Rohingya Muslims: Ethnic Cleansing of the World’s Most Persecuted Minority -By Labaran Yusuf

Filed under: Global Issues |


Attacked with impunity, stripped of the vote and driven from their homes, the Rohingya, a Muslim ethnic minority of about 1.3 million in the predominantly Buddhist Myanmar (formerly Burma), are considered as the most persecuted minority in the world.

The Rohingya, according to many historians and Rohingya groups, probably arrived in what was then the independent kingdom of Arakan (now Rakhine) as long ago as the 8th century. They were seafarers and traders from the middle-east and were joined in the 17th century by tens of thousands of Bengali Muslims captured by the raiding Arakanese. “Rohingya” simply means “inhabitant of Rohang”, the early Muslim name for Arakan. The kingdom of Arakan was later conquered by the Burmese army in 1785.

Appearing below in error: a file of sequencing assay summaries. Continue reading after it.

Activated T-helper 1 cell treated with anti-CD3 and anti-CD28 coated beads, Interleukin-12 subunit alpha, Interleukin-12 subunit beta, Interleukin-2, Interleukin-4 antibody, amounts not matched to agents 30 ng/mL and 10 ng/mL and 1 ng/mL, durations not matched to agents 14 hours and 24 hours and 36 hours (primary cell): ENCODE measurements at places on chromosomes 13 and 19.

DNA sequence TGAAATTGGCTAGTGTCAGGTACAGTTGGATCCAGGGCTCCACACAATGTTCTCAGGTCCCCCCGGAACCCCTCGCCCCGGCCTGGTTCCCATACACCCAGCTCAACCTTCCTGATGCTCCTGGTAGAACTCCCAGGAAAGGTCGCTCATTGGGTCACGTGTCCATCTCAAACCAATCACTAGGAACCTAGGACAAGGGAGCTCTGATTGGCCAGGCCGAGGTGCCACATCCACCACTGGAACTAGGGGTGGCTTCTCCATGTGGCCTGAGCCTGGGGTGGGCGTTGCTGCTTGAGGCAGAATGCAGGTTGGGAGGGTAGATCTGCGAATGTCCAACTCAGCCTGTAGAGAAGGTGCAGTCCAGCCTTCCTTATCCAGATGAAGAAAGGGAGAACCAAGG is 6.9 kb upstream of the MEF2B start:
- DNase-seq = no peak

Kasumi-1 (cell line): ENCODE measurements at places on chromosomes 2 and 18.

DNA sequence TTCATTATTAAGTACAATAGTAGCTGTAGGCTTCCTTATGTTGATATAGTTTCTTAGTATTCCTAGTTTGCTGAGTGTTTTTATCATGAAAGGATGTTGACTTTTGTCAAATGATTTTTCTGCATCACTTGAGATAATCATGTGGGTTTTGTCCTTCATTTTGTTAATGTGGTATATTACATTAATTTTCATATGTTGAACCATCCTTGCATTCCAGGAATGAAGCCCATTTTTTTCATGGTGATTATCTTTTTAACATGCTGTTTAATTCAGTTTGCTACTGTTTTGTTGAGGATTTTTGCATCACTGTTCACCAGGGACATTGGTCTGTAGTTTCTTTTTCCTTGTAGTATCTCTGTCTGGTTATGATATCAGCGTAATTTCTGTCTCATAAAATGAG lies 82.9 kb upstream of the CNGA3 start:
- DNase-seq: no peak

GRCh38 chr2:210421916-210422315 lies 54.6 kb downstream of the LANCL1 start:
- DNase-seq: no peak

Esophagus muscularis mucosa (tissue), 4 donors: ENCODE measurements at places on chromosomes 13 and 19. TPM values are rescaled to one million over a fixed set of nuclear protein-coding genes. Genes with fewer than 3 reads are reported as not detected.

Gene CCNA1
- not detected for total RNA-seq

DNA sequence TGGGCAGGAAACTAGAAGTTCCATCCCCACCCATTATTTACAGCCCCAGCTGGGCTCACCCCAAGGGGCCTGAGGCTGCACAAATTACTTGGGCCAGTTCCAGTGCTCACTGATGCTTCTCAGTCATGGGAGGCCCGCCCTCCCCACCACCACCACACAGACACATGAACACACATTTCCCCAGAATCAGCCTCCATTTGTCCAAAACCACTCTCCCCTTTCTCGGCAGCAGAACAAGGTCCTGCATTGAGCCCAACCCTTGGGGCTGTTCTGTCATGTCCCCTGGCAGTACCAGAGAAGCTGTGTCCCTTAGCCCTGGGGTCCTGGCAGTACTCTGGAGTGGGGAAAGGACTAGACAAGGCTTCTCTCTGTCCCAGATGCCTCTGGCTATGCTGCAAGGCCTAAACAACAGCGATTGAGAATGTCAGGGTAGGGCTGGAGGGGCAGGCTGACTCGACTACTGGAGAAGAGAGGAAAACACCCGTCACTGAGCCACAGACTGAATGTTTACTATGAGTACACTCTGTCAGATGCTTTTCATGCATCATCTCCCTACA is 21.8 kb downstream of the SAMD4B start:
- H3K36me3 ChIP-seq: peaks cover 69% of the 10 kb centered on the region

With the British conquest of Arakan in 1825, Arakan and Burma were administered as part of British India. Thousands of labourers from Bangladesh and India migrated to what is now known as Myanmar, and such migration was considered as internal, according to the Human Rights Watch (HRW). However, this migration of labourers was viewed negatively by the majority of the native population.